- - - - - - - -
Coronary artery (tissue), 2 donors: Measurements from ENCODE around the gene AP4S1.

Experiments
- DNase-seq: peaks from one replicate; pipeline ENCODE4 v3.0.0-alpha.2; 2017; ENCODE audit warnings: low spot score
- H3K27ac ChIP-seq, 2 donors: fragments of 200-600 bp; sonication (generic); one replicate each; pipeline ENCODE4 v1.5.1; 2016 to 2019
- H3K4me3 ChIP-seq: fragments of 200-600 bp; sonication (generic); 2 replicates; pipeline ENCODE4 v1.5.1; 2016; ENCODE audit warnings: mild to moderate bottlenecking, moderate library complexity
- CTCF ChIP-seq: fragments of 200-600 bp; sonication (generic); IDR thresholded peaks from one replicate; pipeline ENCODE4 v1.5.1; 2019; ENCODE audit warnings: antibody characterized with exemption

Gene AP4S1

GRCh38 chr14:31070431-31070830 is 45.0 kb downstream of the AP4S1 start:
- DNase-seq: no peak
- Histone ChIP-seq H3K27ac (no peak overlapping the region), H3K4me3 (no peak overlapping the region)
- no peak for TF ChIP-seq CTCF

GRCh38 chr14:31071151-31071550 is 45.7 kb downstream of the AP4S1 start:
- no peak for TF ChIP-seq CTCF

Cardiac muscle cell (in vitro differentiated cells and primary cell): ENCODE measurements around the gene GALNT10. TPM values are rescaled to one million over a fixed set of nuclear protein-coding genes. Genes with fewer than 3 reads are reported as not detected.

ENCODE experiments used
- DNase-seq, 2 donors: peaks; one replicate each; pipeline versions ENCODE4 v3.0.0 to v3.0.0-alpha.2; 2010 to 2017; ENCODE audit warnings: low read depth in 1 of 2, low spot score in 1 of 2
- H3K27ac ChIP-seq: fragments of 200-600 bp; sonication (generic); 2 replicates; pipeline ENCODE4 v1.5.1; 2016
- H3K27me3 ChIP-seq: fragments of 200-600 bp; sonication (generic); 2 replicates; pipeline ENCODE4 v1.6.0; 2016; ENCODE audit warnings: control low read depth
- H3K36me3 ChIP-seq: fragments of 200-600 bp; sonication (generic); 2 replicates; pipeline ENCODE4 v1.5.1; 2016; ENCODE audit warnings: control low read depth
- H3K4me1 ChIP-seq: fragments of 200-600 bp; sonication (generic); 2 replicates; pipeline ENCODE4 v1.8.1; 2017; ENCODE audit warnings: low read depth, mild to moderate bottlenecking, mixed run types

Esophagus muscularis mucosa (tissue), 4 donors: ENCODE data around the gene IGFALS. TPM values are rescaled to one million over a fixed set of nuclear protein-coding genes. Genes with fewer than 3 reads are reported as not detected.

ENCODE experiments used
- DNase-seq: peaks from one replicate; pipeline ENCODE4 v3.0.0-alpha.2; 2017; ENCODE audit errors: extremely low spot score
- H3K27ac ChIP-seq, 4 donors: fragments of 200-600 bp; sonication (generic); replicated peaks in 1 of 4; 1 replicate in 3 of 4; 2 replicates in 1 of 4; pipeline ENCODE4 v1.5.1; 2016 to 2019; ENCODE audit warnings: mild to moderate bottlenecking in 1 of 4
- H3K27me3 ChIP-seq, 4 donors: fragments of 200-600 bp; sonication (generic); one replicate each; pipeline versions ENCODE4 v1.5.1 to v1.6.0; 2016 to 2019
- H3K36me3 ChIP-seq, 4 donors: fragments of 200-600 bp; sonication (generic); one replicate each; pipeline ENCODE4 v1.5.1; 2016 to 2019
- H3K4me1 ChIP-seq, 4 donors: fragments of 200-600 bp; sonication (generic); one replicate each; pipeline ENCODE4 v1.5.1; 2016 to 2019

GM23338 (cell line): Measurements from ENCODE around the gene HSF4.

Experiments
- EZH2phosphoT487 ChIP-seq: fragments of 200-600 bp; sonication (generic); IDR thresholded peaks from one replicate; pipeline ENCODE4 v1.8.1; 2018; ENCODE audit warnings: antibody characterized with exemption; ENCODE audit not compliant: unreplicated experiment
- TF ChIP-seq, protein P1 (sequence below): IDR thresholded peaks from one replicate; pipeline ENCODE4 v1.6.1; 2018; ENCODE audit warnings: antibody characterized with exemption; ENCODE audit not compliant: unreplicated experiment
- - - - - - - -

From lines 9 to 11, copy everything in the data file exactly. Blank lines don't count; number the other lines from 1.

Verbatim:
- DNase-seq: no peak
- Histone ChIP-seq H3K27ac (no peak overlapping the region), H3K4me3 (no peak overlapping the region)
- no peak for TF ChIP-seq CTCF